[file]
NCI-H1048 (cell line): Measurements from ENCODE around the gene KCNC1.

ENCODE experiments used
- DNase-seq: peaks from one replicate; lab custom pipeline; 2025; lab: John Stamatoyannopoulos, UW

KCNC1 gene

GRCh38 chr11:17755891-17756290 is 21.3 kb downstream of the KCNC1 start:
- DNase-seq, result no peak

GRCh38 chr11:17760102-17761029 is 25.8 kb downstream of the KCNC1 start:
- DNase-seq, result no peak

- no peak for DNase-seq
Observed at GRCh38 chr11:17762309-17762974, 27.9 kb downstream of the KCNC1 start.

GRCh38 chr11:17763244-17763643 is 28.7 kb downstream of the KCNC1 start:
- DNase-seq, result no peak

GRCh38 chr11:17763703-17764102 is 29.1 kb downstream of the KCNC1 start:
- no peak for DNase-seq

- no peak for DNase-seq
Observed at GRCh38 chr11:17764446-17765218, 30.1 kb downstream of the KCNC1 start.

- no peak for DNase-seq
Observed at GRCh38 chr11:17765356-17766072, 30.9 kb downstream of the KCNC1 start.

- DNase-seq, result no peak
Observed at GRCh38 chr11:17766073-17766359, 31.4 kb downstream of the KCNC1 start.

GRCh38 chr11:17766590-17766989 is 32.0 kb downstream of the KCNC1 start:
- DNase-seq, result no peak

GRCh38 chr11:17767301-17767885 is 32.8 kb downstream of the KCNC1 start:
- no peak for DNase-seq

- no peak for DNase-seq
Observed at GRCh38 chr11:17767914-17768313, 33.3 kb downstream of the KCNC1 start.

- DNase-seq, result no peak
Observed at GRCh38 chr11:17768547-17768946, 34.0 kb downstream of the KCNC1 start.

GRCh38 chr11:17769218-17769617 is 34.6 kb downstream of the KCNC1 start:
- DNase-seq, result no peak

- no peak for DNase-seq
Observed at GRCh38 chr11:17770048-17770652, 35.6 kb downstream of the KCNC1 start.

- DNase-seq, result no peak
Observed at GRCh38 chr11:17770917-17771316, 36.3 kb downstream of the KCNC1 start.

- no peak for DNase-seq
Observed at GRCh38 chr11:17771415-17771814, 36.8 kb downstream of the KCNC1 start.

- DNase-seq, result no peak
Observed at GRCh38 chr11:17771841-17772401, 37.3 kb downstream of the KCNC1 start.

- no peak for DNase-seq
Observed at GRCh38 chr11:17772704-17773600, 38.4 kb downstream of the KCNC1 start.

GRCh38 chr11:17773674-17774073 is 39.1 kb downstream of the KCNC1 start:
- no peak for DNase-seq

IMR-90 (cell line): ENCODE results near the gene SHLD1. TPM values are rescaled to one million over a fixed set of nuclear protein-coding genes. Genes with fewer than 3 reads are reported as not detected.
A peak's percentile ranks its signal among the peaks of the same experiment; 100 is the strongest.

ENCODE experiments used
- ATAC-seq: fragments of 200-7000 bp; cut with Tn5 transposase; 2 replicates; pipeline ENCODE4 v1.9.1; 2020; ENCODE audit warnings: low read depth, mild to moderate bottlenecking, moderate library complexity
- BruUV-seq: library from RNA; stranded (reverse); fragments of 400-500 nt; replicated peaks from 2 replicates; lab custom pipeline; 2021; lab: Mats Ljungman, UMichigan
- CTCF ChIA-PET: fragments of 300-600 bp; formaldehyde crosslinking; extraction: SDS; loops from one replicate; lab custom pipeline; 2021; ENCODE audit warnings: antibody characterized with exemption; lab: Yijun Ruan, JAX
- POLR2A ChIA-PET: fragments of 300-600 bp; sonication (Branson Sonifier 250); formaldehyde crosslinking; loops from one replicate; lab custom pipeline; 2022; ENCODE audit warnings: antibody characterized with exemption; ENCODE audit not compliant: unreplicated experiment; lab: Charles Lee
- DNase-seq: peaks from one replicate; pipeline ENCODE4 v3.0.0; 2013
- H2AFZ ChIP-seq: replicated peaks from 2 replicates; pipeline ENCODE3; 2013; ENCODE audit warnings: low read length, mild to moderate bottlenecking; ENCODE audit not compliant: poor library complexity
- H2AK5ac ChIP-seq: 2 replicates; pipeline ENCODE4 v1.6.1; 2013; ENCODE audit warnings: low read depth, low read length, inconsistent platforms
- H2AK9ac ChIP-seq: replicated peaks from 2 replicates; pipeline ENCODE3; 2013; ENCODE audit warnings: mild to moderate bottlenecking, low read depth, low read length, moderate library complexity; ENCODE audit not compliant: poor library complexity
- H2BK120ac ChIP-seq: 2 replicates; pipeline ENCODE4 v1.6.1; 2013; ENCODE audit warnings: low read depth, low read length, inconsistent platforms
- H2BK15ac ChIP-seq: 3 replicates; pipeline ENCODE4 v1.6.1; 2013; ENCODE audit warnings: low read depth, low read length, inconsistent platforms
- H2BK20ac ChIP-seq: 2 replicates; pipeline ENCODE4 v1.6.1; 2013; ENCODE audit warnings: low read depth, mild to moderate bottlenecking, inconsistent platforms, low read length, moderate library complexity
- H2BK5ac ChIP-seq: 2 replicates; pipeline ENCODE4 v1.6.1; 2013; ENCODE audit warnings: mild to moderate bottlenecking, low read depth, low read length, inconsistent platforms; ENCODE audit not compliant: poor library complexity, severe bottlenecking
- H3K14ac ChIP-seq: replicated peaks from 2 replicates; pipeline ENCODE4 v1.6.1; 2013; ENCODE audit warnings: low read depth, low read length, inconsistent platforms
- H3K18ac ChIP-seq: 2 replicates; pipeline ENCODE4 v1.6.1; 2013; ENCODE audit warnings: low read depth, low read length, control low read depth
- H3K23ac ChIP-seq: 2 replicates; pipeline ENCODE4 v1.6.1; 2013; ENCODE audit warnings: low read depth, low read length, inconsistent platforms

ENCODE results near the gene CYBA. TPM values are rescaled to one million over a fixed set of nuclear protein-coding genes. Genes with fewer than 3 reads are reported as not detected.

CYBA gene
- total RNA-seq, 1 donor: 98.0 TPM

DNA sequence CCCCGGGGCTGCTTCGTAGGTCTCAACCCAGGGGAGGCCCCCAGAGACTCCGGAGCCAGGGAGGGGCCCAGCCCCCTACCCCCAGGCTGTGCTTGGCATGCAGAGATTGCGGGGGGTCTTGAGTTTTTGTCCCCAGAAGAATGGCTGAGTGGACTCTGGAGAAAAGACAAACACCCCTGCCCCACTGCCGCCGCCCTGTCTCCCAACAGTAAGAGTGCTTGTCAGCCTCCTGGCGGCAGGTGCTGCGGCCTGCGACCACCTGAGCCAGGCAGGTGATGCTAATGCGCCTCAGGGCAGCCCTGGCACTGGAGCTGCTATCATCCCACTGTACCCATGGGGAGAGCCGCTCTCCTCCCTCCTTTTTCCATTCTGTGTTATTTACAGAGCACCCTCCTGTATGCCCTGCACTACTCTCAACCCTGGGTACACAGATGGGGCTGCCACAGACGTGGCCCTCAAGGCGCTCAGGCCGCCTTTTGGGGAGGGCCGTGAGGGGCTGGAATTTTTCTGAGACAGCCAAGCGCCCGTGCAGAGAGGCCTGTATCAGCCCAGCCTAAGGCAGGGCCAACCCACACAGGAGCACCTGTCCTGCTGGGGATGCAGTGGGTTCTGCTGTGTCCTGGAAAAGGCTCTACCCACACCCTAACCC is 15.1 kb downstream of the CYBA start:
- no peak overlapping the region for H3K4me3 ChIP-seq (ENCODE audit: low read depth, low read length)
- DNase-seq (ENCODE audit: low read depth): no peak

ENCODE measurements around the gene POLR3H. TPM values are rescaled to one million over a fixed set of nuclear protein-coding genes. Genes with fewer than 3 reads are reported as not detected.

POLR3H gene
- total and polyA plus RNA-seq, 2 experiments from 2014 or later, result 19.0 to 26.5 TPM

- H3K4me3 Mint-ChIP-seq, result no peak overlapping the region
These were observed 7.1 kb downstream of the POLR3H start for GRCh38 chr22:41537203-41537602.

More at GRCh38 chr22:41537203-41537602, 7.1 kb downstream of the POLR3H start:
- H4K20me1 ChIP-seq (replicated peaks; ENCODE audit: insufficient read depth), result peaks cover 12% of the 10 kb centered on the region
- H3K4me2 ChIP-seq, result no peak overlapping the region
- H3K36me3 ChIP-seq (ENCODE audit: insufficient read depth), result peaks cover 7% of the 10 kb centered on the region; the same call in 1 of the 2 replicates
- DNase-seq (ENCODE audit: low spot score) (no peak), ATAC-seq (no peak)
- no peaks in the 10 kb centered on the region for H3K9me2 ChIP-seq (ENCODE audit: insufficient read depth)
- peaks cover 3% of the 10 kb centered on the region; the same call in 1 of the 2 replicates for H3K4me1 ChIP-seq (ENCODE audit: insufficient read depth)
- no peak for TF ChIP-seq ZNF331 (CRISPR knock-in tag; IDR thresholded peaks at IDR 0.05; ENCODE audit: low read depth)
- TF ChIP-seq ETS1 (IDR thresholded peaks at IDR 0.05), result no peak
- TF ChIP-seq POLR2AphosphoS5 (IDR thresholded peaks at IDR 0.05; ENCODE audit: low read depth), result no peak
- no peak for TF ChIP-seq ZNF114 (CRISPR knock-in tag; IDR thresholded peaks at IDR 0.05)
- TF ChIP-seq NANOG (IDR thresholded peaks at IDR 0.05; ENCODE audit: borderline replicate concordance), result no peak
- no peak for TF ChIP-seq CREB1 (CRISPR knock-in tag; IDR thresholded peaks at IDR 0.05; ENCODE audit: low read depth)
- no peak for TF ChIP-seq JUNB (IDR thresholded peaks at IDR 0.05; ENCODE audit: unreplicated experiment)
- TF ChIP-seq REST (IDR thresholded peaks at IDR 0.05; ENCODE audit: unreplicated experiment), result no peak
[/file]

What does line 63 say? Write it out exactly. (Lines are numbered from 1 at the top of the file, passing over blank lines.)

- total RNA-seq, 1 donor: 98.0 TPM